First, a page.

1. You Can Zip Two Together to Create a Double Sleeping Bag
Have you ever noticed that some sleeping bags come with zippers on the left side, while others have zippers on the right? This isn't just to accommodate for which hand is dominant. You see, kids, when a left-zippered sleeping bag and a right-zippered sleeping bag get together, they can create a double sleeping bag. Zipping two sleeping bags together is a great way for you and your tent buddy to make the most of your body heat and stay warm on cold nights. Of course, this only works if you're willing to snuggle.
2. The Comfort Rating Temperature Can Be Misleading
The comfort rating on your sleeping bag tells you the coldest temperature you can withstand in your sleeping bag while staying comfortable. But what does that really mean? The interpretation of "comfortable" and the production of body heat varies from person to person. This is why adding a 10 degree buffer to your sleeping bag's comfort rating is a great practice that can keep you and your camping mates happy. Using this rule, if you have a sleeping bag with a comfort rate of 30 degrees Fahrenheit, you wouldn't use it in temperatures colder than 40 degrees Fahrenheit.
3. There Really is a Difference Between Men's and Women's Sleeping Bags
It seems strange that something as simple as a sleeping bag would need designs specific to gender. But believe it or not, sleeping bags designed for women do have features that can help the female adventurer get a better night's sleep. Women's sleeping bags are usually narrower in the shoulders and wider in the hips than men's or unisex sleeping bags. This more precise fit helps keep the sleeping bag warmer by preventing extra airflow. Women's sleeping bags also tend to have more insulation than men's or unisex sleeping bags. Men produce more body heat than women, so a warmer bag helps women stay more comfortable on cold nights. Extra insulation is usually found near the feet and the torso of a women's sleeping bag.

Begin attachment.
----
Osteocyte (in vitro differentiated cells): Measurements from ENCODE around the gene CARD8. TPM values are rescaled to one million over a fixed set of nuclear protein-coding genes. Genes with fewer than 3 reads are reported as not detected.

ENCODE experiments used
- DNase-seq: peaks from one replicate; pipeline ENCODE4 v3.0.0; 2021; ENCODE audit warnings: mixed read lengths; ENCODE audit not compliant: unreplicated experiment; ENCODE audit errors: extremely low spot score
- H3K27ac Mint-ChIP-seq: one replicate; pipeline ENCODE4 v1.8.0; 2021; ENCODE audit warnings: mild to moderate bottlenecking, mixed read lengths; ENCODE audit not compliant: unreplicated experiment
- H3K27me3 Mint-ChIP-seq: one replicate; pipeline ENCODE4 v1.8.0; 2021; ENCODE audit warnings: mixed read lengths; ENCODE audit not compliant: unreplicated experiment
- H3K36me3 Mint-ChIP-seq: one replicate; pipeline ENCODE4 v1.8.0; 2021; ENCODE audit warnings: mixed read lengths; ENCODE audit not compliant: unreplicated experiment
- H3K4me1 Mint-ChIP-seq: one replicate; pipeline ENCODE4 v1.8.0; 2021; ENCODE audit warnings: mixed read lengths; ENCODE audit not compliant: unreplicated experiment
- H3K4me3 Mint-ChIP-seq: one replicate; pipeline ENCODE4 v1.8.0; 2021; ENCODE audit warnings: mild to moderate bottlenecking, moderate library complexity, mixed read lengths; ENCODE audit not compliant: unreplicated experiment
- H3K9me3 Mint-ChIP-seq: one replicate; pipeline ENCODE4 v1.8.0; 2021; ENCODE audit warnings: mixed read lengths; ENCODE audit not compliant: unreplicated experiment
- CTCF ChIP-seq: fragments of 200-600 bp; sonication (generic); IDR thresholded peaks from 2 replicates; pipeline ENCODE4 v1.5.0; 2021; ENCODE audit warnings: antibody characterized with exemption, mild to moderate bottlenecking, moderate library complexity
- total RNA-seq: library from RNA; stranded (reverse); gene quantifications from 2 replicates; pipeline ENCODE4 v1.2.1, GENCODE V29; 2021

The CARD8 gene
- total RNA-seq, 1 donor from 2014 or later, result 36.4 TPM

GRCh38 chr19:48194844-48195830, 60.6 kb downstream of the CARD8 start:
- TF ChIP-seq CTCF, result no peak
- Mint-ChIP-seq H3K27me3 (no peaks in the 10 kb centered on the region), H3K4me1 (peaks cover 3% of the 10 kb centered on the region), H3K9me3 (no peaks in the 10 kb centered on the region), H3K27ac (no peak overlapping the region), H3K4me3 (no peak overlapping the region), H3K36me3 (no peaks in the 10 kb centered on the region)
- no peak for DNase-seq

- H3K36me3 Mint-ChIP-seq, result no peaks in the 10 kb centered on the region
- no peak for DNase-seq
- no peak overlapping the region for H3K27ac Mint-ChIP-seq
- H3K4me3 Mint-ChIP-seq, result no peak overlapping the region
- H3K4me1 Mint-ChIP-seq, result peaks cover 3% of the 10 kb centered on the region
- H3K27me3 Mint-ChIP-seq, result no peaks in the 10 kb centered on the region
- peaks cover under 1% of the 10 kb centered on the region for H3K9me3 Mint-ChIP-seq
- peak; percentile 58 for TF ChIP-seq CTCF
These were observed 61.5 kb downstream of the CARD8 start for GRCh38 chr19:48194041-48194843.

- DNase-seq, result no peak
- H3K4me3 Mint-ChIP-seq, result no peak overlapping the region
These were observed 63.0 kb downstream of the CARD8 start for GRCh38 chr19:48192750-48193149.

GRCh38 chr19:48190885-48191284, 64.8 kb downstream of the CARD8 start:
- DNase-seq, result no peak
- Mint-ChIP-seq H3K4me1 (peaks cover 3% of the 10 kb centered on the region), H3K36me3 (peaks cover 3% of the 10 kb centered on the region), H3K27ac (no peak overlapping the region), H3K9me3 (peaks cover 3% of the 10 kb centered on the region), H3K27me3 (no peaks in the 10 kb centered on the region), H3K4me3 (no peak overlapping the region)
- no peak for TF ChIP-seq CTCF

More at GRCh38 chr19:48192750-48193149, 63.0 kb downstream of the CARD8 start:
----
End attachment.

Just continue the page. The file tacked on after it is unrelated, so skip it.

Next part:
4. You Need to Pack 'Em Tight and Store 'Em Loose
Most sleeping bags come with two sacks: a stuff sack and a storage sack. The stuff sack is great for packing your sleeping to go on camping and backpacking trips, but that's all it should be used for. For everyday storage, you should be using the sleeping bag's roomy storage sack; the name really says it all. If you keep your sleeping bag crammed in its stuff sack for long periods of time, the fill could become damaged and cause cold spots in the bag.
5. Too Much Layering Inside Your Sleeping Bag Can Make You Cold
Your sleeping bag is designed to keep you warm. That's its job. When you pack on the layers before crawling into your sleeping bag, you could be compressing the bag's fill, preventing it from performing to the best of its ability. The best way to stay warm inside of a sleeping bag is by wearing comfortable base layers from head to toe (hat, shirt, pants, socks) and using the cinch on your sleeping bag's hood if it has this feature. The goal is to let your sleeping bag's fit and insulation work with your body heat to keep you a toasty and happy camper.
Want to know more? Read our buying guide on sleeping bags to get more in-depth information about sleeping bags and how to choose one that's right for your camping and backpacking adventures.